Owning a waterfront property may be a dream of yours, but it’s risky. Flooding can cause major damage to a house and its contents. Even homes that aren’t located close to bodies of water can flood. Before you decide to buy a house, learn as much as you can about its flood risk so you can make an informed decision.
Understand the Risks of Flooding
Even a few inches of water in a house can cause severe damage and destruction. Water can destroy furniture, carpet, hardwood floors, electronics and more. It can damage drywall and insulation, and cause mold that can pose a serious health risk to humans and pets. The cost to repair or rebuild a house that has been damaged by water can be staggering. The emotional toll of having your home and everything you own damaged or destroyed by flooding can be even more traumatic.
Think About Insurance Costs
Many people mistakenly believe that a standard homeowners insurance policy covers flood damage. But if you want to be protected in the event of a flood, you’ll have to purchase a separate flood insurance policy from the National Flood Insurance Program or a private insurer, which can be expensive.
Learn About a House’s Risk Before You Decide to Buy
The Federal Emergency Management Agency (FEMA) divides the United States into high-, moderate- and low-risk flood zones. If you’re thinking about buying a house, find out its designation. You can ask your real estate agent or check FEMA’s Flood Map Service Center.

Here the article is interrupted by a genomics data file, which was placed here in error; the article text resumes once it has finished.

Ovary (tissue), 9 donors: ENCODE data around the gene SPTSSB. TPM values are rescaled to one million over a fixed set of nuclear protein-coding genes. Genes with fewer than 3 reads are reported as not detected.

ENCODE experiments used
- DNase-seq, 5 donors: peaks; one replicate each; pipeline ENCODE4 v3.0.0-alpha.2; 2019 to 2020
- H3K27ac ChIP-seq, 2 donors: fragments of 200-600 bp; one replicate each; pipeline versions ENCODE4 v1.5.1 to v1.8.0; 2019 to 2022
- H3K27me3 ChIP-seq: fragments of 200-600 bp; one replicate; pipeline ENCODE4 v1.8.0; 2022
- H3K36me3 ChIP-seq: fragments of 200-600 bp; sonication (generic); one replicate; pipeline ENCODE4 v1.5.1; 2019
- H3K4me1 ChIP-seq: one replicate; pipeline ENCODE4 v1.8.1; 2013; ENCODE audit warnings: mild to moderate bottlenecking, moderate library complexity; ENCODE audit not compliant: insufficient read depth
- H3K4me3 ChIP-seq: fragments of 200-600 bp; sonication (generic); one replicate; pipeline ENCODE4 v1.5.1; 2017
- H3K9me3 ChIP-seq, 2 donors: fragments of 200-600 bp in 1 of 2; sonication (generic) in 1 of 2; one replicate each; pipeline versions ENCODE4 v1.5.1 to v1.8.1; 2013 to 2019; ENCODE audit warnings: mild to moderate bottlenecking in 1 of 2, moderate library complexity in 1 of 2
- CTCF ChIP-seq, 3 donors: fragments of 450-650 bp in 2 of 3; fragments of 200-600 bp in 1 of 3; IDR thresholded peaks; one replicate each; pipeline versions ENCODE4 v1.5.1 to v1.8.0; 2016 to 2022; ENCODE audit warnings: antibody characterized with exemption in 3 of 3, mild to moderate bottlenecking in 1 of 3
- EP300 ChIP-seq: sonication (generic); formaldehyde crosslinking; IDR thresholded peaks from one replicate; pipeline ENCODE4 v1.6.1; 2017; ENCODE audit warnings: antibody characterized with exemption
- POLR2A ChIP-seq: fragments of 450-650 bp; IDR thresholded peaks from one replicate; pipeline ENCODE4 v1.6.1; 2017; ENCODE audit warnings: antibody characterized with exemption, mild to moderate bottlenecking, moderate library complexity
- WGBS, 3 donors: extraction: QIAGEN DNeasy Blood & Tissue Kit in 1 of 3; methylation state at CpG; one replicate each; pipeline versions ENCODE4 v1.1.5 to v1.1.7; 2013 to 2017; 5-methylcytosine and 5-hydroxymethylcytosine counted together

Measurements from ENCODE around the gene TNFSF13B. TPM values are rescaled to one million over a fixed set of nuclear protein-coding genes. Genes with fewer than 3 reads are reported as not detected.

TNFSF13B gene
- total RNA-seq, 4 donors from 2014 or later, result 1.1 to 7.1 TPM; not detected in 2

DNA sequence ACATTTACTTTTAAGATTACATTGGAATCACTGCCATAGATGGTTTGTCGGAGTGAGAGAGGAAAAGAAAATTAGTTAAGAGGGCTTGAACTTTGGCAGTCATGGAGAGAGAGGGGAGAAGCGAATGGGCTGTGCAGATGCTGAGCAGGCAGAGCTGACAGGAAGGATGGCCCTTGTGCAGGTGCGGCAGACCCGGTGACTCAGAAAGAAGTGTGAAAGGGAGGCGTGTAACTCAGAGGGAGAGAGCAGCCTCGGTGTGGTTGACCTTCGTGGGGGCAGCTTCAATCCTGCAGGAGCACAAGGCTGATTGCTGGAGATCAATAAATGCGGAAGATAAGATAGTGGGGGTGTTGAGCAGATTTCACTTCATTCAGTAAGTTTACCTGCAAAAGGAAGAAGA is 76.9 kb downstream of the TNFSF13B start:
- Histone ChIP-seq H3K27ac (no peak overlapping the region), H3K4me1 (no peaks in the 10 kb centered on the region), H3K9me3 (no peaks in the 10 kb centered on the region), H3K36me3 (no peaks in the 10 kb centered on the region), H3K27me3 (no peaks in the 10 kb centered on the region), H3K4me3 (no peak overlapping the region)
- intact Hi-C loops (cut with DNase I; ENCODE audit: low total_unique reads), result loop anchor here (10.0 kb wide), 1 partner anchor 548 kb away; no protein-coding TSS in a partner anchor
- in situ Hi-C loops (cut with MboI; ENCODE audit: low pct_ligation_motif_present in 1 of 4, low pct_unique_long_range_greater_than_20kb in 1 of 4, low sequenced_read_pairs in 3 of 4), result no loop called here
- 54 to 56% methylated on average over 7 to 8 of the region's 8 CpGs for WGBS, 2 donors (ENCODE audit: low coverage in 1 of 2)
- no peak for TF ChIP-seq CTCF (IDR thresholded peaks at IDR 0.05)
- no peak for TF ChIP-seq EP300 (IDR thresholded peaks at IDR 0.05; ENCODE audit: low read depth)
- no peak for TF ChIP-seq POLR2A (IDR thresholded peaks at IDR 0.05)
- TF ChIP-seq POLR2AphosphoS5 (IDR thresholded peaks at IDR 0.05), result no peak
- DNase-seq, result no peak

The type of zone a house is located in is not the only factor you should consider. Even a property in a low-risk zone can experience flooding if there is a hurricane or some other type of disaster.
Inquire about any history of flooding in the area. If the house has flooded in the past, find out what repairs were made and what steps, if any, were taken to prevent future flood damage. If the house hasn’t flooded but is at risk, find out what actions the homeowner and the local government have taken to prevent further flood damage.
Decide Whether to Buy the House or Pass
A house that’s located in a flood zone may be less expensive than a comparable house located elsewhere, but that’s not guaranteed. When looking for a house to buy, it’s always a good idea to think about the possibility that you will decide to sell it at some point in the future.
Because of the risk associated with owning a house near a body of water, many buyers are wary and won’t consider a home in a high-risk area. If you purchase a house that’s at risk of flooding, you may have a hard time selling it later on. Buying a house in a flood zone is not necessarily a bad idea, but you have to carefully weigh the pros and cons.